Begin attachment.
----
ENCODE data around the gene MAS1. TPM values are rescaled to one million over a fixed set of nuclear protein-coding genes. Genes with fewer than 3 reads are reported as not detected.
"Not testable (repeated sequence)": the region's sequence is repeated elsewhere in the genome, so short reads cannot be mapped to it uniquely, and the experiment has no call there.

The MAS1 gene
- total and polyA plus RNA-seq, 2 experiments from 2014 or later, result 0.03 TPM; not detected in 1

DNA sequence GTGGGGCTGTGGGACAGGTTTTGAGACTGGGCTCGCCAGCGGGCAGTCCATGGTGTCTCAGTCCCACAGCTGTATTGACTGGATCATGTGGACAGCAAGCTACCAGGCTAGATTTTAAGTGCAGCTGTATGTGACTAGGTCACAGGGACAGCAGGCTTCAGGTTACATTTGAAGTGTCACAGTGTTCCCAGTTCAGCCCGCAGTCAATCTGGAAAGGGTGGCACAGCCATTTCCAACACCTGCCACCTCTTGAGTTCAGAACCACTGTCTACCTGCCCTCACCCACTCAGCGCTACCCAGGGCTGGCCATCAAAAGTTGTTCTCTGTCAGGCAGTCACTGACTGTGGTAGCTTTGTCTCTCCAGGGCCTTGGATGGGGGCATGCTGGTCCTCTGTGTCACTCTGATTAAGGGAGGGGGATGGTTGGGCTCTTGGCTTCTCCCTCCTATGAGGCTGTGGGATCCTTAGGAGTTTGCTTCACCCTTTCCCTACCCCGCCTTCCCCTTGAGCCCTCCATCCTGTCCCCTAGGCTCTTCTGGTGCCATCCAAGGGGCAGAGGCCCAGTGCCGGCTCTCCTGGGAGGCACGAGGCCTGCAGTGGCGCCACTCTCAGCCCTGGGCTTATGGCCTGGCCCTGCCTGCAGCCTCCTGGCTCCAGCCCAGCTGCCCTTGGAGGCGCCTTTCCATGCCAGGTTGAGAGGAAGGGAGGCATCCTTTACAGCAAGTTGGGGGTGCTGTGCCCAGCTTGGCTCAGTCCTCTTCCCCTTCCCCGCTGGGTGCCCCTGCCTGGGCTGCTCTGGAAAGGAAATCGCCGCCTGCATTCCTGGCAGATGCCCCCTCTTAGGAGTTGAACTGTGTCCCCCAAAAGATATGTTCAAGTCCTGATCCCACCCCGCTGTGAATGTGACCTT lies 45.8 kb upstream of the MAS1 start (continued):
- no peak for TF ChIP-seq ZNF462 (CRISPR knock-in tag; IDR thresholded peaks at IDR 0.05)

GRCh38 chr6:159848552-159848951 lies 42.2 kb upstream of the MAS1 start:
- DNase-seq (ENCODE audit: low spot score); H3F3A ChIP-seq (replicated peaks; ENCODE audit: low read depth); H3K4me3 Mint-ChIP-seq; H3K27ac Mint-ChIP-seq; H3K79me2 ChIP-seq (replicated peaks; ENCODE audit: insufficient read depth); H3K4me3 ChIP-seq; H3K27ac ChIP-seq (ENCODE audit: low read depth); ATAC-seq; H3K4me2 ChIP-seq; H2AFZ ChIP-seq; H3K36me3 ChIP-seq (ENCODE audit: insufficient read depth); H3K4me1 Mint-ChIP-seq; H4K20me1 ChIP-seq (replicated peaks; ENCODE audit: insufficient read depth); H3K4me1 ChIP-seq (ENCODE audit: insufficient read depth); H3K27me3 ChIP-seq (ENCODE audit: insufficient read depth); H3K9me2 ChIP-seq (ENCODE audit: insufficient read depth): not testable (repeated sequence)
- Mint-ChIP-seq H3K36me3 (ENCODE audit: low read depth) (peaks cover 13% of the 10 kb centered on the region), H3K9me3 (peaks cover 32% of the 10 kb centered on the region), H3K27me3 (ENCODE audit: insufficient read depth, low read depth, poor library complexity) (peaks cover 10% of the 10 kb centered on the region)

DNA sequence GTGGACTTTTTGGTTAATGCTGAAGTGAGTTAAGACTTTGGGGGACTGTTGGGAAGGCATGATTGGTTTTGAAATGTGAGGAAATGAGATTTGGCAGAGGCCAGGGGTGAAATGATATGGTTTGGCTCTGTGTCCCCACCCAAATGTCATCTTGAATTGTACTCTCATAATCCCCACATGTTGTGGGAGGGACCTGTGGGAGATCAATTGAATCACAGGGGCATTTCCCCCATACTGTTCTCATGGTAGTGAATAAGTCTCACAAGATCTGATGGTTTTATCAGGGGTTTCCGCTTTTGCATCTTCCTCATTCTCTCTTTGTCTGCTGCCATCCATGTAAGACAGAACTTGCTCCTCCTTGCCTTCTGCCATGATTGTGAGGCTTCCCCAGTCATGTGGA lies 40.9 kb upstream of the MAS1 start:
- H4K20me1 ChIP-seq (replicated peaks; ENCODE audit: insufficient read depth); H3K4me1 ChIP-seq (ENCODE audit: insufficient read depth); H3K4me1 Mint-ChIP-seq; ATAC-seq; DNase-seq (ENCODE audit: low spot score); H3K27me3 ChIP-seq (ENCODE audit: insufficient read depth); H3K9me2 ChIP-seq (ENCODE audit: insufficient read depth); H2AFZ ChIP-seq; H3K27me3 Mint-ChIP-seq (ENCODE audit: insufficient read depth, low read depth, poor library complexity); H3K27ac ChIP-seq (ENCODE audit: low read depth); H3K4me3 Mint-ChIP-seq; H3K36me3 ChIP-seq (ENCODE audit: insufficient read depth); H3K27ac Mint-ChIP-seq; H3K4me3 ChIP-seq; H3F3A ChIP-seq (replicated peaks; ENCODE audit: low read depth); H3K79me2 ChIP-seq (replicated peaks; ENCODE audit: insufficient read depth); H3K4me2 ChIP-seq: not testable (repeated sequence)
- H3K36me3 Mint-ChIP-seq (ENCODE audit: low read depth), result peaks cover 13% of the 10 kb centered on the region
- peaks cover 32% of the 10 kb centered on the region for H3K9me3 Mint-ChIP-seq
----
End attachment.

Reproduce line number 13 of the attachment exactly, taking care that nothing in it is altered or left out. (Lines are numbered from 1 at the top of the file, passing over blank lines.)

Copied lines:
- peaks cover 32% of the 10 kb centered on the region for H3K9me3 Mint-ChIP-seq